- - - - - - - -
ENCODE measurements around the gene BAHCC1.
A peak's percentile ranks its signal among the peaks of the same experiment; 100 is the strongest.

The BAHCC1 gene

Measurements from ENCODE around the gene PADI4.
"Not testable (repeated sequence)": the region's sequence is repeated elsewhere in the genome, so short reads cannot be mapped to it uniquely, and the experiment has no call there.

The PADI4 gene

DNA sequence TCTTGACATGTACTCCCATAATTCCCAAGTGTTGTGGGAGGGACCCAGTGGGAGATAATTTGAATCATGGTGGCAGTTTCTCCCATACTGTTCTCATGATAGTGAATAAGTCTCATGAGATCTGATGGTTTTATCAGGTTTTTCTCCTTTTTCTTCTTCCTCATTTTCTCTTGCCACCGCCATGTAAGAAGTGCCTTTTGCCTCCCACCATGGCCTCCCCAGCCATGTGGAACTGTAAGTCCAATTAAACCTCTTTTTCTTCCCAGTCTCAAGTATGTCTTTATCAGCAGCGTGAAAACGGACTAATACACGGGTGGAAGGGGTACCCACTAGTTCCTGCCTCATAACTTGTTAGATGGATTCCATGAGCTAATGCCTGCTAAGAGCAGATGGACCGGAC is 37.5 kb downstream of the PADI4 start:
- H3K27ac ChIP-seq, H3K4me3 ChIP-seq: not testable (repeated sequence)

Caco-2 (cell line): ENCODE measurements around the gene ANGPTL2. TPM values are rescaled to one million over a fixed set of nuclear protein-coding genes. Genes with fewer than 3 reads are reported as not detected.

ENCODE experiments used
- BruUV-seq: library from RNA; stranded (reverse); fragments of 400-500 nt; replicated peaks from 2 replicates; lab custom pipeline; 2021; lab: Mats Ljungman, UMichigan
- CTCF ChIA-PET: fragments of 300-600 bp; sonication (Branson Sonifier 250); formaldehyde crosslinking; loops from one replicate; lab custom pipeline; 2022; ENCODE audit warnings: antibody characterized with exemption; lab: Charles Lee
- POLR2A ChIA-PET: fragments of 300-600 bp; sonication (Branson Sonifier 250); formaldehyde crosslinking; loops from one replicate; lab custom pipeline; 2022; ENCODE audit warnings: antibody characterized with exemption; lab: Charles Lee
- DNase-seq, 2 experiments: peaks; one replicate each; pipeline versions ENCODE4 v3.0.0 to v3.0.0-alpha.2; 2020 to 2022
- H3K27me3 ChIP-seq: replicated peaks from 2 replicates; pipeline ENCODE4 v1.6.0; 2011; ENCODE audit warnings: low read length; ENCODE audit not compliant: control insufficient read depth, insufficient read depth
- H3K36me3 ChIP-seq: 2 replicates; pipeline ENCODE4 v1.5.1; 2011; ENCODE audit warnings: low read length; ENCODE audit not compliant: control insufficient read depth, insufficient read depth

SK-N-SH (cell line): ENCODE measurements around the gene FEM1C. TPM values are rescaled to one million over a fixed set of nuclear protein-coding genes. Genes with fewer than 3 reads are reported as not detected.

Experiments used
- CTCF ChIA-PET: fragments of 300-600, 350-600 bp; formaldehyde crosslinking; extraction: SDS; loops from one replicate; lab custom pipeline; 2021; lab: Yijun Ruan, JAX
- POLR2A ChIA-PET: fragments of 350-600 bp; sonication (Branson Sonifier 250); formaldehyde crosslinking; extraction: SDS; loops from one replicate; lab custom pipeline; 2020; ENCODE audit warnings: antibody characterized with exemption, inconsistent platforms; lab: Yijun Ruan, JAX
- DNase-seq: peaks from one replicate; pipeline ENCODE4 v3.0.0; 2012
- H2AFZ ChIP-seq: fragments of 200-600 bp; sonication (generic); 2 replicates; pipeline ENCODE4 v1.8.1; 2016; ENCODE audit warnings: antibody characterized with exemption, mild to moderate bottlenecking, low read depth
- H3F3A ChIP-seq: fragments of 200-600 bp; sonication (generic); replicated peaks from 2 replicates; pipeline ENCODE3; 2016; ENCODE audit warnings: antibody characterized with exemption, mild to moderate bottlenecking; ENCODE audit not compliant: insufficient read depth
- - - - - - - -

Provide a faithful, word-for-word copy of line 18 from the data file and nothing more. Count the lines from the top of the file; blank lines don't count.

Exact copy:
Experiments used